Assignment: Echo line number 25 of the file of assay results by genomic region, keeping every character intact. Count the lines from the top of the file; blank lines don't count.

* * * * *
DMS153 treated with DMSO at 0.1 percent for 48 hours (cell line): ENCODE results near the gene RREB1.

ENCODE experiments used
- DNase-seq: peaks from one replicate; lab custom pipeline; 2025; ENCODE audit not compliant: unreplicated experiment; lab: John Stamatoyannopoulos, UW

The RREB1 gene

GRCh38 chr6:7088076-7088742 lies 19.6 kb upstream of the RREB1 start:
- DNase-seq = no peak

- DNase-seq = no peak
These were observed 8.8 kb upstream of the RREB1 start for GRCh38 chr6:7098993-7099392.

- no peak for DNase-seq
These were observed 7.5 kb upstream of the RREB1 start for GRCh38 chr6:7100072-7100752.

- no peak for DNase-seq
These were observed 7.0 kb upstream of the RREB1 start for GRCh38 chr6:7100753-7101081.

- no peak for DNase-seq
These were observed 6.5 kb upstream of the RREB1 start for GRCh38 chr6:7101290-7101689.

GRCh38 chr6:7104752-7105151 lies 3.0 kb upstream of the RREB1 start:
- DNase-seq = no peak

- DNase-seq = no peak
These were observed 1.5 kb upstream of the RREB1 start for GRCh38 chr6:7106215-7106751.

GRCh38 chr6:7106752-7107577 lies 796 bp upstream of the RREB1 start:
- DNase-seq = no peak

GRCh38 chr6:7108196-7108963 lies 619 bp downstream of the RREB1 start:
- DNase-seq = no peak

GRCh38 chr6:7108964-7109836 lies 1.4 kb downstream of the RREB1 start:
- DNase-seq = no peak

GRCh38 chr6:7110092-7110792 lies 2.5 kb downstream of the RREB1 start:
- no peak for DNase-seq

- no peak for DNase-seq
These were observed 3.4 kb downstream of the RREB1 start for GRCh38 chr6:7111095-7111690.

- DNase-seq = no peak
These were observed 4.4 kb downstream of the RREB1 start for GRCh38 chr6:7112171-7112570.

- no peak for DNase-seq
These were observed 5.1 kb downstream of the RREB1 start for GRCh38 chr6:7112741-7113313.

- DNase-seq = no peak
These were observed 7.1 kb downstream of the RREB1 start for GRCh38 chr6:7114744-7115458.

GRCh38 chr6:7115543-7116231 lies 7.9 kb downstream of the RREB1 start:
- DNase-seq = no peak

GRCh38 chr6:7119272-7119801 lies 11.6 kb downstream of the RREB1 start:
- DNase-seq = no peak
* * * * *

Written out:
GRCh38 chr6:7110092-7110792 lies 2.5 kb downstream of the RREB1 start: